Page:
Shock and aid

Letter from Baghdad
The air is thick with politics. Reportedly some 60 different political groups have emerged here since the end of the war. Driving around Baghdad, one suddenly comes upon a building surrounded by men with guns. Groups are staking their postwar claims to the real estate. In one case, the soldiers turned out to be members of a Kurdish party. The Shi‘ite Muslims have been among the quickest to grab a share of the territory.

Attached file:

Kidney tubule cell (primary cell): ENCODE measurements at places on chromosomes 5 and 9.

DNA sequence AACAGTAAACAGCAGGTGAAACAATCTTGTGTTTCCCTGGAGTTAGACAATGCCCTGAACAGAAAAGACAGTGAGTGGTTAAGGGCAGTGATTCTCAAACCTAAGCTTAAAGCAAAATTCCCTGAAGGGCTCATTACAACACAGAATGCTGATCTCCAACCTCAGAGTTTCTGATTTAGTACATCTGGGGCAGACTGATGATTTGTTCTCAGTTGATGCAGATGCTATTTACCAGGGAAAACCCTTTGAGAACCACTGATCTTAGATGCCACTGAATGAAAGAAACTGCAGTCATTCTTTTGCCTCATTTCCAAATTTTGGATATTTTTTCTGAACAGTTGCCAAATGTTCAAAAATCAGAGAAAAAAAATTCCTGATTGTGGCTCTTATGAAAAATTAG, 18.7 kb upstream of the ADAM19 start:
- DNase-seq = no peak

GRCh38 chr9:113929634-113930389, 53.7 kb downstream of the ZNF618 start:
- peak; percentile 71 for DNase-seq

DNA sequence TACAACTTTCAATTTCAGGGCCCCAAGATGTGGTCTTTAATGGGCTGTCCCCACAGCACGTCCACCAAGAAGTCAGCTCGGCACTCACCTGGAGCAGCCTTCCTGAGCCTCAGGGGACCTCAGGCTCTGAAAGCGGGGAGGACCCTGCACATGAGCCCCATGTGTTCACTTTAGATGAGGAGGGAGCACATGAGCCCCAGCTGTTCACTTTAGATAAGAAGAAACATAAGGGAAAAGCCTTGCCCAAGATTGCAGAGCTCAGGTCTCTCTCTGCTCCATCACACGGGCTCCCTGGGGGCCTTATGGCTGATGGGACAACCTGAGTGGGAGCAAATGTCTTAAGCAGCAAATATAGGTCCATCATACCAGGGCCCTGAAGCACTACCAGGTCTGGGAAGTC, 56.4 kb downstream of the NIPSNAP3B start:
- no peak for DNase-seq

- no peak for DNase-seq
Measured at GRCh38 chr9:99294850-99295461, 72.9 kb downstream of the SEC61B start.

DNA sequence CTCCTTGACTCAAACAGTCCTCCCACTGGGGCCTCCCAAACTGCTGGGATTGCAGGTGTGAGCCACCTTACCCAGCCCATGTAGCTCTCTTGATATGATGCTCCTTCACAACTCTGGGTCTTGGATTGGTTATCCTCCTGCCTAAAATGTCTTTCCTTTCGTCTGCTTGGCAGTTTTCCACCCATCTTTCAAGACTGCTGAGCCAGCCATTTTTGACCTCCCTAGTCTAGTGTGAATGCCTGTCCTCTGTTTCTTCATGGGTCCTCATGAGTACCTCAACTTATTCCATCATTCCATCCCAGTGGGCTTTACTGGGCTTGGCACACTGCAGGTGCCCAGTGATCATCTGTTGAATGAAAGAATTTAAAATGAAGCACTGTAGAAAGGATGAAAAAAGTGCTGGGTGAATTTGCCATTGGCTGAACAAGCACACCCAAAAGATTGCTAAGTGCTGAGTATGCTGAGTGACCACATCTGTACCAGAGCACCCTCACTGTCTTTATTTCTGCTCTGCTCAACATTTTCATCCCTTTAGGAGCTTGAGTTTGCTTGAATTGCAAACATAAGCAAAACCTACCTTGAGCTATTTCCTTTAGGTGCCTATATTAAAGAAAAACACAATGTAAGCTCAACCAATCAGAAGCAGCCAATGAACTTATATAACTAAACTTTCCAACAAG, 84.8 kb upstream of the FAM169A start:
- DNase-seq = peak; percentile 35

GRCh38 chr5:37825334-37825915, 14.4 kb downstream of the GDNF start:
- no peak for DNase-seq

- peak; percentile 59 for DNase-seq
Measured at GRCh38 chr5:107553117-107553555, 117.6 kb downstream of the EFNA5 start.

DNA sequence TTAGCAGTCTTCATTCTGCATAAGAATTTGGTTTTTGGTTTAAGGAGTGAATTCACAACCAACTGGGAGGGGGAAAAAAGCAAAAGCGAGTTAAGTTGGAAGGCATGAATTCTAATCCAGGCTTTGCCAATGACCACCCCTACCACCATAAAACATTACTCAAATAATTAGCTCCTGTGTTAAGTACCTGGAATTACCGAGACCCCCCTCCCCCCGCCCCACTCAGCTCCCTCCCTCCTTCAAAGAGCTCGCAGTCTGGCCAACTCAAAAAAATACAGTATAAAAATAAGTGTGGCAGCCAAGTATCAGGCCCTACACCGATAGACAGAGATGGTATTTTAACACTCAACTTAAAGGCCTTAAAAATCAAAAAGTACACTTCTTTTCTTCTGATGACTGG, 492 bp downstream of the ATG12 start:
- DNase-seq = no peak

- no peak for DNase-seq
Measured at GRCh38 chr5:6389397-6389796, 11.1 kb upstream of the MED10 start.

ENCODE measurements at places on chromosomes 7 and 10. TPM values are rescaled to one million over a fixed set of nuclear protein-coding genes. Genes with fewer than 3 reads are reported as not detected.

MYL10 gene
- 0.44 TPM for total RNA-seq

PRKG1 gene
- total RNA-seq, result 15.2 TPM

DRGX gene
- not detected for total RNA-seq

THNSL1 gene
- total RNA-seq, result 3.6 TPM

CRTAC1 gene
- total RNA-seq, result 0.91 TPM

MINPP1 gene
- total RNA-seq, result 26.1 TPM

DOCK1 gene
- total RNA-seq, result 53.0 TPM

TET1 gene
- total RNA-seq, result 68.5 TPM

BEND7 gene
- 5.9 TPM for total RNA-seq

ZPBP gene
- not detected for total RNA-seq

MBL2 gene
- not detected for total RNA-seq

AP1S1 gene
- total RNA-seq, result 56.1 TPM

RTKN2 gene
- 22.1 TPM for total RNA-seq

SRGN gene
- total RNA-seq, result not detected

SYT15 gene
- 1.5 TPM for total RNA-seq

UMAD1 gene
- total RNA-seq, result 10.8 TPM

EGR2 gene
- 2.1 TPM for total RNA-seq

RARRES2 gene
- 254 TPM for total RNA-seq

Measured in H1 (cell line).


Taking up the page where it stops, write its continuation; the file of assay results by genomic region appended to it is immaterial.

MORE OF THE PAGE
The streets are busy, the traffic horrible. The few policemen one sees stand in groups, apparently afraid to work alone. One hears reports of revenge killings. Gunfire is heard at night. No one is in charge. The U.S. troops are in defensive positions and rarely leave their razor-wire outposts. To the extent public order exists, it is due to the good behavior of citizens.


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